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Japanese bath and…..

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The sign points the way to the ladies bathing area

this time around, I didn’t get the sliding doors into the area

once inside, we remove our shoes

and put them in the slots allotted for guests

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On entering into the first room, there are sinks on the left

 to the right an area to remove and put  your clothes in a designated shelf box

once you have removed all your clothes

you can enter into the bathing area,

it is again through a pair of sliding doors.

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the chair you see in the back corner

is a massage chair,

I regret to say, I never had the opportunity to try it

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on entering there is one north american type stall

next to it is a sauna,

which again, I did not get to use

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the next picture will show you the most popular way

to shower and remove the day’s “grime”

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I have found that this is the most comfortable and practical

way to wash.  You do your hair, and rinse off well

before you can get into the bath itself.

Soaps, shampoo and conditioner is provided

Once you are all cleaned and rinsed off,

only then, do you enter the bath.

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then it is back to the dorm

refreshed and relaxed

ready to roll out your futon

and tuck yourself in

This picture was taken after

some of the participants had gone

we were 12 to a room

what you see is what was in front of me,

from my little “home” while there

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this little nook, is where we could get hot/cold water

or cold drinks (vending machines)

just outside our room.  Where the two ladies

are looking is into another smaller bathing area

International visitors are welcomed once a year

we came from North American, Brazil, Argentina

Spain, and, and….. the North American participants were from the States

except for moi,  the only Canadian.

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This delightful woman was like our “den” Mother, she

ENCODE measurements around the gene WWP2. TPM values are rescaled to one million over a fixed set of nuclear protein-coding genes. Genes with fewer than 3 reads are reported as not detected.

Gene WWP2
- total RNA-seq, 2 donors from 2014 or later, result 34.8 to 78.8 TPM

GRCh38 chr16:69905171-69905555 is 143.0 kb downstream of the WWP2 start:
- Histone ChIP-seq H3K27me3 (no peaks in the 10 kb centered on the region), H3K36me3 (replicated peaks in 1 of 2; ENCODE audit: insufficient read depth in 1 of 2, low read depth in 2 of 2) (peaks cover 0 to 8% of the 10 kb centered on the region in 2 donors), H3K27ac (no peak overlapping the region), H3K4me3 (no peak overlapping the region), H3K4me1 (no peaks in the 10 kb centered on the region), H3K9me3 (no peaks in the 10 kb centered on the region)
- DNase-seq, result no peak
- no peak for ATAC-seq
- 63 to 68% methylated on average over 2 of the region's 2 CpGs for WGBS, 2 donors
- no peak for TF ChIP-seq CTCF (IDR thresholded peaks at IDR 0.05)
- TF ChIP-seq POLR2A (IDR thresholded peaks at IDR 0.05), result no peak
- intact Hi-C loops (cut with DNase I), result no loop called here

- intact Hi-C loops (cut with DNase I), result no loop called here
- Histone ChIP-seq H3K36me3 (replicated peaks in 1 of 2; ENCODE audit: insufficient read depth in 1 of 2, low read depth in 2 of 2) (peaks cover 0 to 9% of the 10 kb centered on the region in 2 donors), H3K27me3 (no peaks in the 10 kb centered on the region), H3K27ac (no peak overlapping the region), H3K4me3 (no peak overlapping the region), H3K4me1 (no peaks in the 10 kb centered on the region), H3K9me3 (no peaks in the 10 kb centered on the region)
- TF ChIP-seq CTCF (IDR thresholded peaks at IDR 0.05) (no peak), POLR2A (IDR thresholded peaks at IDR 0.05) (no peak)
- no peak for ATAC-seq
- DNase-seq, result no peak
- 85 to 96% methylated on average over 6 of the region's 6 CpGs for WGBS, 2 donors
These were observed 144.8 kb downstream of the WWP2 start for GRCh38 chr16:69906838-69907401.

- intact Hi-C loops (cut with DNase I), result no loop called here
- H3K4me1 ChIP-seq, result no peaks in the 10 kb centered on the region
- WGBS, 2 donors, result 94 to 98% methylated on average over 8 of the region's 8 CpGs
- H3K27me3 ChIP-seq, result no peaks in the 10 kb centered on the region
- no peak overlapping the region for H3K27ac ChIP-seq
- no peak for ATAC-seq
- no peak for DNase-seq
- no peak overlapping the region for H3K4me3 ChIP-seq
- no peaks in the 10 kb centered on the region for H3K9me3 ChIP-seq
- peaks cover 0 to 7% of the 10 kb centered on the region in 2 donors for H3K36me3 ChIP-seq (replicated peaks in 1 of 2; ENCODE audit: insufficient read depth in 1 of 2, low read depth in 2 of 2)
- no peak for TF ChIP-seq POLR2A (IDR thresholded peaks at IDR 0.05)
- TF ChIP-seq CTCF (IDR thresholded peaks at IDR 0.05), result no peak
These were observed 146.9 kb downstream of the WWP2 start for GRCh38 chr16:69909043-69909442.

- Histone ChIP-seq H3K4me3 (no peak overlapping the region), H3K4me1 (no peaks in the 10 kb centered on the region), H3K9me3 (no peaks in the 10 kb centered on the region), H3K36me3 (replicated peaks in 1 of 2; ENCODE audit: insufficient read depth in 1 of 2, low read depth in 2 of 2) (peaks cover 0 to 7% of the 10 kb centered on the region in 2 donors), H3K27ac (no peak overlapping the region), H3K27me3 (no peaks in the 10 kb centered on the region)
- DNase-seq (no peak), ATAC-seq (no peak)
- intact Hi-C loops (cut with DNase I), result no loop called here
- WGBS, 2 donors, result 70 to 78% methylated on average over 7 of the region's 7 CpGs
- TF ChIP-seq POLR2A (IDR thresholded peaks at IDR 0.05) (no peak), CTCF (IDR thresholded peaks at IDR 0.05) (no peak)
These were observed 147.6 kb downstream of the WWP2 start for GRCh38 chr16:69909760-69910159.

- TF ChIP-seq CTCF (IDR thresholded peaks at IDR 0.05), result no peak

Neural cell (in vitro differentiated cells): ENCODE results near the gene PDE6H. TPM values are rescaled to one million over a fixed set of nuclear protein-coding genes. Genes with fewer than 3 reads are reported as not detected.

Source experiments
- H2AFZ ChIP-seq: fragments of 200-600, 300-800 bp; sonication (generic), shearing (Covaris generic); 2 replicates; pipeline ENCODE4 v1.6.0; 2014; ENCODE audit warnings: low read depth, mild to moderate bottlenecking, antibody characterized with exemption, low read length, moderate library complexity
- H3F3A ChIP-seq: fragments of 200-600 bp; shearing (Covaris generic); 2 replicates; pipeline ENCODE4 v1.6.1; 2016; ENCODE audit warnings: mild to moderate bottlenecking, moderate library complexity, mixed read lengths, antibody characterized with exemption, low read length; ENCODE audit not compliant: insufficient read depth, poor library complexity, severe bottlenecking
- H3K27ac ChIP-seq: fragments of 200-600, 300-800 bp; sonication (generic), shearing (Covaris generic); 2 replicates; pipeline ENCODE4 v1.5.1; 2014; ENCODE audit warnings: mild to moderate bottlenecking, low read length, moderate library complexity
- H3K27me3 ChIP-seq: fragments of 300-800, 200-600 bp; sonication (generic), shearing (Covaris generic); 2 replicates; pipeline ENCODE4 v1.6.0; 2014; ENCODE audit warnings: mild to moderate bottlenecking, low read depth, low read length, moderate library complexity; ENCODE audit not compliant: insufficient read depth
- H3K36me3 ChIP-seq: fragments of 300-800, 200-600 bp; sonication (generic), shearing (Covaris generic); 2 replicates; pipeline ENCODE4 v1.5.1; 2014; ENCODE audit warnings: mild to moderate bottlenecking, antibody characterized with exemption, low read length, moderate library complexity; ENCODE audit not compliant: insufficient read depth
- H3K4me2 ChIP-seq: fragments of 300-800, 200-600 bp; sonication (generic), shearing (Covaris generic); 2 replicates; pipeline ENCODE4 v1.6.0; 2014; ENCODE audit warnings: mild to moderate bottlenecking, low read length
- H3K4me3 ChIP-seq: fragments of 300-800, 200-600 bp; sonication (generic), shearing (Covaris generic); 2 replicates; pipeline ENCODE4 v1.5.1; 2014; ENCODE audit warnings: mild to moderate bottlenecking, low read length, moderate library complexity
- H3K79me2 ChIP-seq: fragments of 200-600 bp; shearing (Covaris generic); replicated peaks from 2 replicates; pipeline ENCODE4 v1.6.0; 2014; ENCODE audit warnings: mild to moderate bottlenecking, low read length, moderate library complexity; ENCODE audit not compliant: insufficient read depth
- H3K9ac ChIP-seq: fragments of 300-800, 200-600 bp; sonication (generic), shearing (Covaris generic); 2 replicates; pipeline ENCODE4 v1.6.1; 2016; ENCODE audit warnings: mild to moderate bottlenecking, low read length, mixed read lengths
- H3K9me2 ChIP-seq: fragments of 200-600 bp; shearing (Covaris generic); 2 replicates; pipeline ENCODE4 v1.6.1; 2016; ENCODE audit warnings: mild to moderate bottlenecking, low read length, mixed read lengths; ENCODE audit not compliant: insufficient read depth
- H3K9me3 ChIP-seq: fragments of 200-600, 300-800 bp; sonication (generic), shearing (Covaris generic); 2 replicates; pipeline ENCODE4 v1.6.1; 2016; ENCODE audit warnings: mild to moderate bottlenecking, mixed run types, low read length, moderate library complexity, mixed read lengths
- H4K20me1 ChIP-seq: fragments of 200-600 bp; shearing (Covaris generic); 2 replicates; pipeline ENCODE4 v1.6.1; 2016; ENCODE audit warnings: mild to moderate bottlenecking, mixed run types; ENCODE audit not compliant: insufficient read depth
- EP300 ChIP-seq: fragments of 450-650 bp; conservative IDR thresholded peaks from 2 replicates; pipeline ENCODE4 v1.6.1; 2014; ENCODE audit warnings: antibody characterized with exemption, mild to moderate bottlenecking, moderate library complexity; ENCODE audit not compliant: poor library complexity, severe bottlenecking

and her crew, manned the International Office,

took our keys, gave out the keys.. rooms were always

locked when no one was in the room

The staff worked from the wee hours till late into the evening

answering questions, helping with our needs,

ensuring we got to meals on time

We always knew we had them there to look out for us.

Even though the majority of them could not speak English

it is amazing how efficient they were

and how we all managed to communicate

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it is a VERY  long journey from where I live

to Osaka, Japan, and from there to PL headquarters,  about another hour away.

was it worth it

yes, every minute, second of the pilgrimage

was a blessing

my sincere gratitude and love  goes to all

who shared this journey with me

making it an unforgetable experience.

Oyashikiri

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part 1 Bathing process in Japan

part 1 Bathing process in Japan

Prior to entering the bathing room, one must remove one’s shoes, there is a room outside of this one, where you leave you clothes..(wicker baskets are provided) It is all very orderly.
There are maybe 5 stand up stalls for the ladies who prefer to stand, but they too are open. Only after you have showered and removed all the soap do you enter the hot bath. Unfortunately for yours truly, I only worked it out mid stay, that getting into that warm water, drops the body temperature, so the heat of the day/night is easier to deal with. Being totally private in my “habits”when the time came to bathe and cool down, these little cleaning stations looked pretty darn inviting to me. It is actually not only practical but a comfortable way to shower.  Wonderful body wash and shampoo was provided.

PL teaching – No matter how challenging the situation if you take it on with enthusiasm you will be blessed with new knowledge.

Have a resounding day everyone!      Bom dia!         Buenos dias!
ohayo gozaimasu

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